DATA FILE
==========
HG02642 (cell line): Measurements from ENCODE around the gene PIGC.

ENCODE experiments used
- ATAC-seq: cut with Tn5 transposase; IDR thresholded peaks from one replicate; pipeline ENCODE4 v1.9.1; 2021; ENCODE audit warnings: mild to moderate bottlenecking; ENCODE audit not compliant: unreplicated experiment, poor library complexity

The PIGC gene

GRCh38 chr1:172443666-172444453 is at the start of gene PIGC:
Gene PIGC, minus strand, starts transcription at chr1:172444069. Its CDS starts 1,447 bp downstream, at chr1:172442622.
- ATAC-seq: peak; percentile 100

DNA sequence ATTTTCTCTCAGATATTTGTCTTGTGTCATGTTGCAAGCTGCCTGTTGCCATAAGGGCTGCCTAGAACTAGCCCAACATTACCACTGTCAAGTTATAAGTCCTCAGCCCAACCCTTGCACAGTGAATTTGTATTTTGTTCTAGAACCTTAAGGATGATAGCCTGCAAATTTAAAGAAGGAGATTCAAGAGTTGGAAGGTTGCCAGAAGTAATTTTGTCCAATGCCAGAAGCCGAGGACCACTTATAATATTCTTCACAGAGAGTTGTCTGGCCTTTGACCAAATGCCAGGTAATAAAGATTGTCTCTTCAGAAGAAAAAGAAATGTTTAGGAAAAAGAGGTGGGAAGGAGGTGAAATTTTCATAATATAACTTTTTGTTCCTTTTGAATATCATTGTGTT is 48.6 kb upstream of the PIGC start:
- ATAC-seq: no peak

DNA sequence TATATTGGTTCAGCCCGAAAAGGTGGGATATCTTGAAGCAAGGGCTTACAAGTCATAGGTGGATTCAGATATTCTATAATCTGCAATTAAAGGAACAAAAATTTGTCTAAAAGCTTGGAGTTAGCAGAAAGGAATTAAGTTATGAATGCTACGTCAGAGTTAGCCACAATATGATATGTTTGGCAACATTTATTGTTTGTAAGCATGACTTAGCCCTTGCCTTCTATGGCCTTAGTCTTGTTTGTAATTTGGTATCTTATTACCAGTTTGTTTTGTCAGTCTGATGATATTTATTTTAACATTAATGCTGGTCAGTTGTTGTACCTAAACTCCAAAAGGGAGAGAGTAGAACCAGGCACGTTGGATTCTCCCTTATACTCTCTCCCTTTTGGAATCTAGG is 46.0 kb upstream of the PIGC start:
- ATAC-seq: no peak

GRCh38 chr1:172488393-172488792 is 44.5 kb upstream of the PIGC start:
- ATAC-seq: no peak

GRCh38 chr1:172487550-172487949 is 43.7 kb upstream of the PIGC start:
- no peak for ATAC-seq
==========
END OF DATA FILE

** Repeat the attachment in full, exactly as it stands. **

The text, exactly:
HG02642 (cell line): Measurements from ENCODE around the gene PIGC.

ENCODE experiments used
- ATAC-seq: cut with Tn5 transposase; IDR thresholded peaks from one replicate; pipeline ENCODE4 v1.9.1; 2021; ENCODE audit warnings: mild to moderate bottlenecking; ENCODE audit not compliant: unreplicated experiment, poor library complexity

The PIGC gene

GRCh38 chr1:172443666-172444453 is at the start of gene PIGC:
Gene PIGC, minus strand, starts transcription at chr1:172444069. Its CDS starts 1,447 bp downstream, at chr1:172442622.
- ATAC-seq: peak; percentile 100

DNA sequence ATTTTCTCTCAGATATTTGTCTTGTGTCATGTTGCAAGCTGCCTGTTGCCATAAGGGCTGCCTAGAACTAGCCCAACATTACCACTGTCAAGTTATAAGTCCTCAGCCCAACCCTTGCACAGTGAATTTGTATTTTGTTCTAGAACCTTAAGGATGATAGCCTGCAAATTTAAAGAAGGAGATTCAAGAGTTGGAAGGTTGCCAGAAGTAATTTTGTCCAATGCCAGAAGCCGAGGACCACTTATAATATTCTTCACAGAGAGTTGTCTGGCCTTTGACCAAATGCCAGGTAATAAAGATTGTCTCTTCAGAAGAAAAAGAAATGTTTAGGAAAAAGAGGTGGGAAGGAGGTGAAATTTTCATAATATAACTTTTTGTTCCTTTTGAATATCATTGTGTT is 48.6 kb upstream of the PIGC start:
- ATAC-seq: no peak

DNA sequence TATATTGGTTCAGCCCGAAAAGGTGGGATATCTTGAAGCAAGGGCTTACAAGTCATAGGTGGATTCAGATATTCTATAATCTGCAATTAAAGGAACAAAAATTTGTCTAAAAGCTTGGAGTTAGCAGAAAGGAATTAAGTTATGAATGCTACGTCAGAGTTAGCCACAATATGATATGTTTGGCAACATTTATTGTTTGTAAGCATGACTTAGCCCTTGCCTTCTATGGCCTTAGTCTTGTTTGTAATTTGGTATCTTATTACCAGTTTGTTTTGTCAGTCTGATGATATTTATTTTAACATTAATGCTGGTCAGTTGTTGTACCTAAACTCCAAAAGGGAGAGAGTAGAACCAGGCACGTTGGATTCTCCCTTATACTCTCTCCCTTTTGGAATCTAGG is 46.0 kb upstream of the PIGC start:
- ATAC-seq: no peak

GRCh38 chr1:172488393-172488792 is 44.5 kb upstream of the PIGC start:
- ATAC-seq: no peak

GRCh38 chr1:172487550-172487949 is 43.7 kb upstream of the PIGC start:
- no peak for ATAC-seq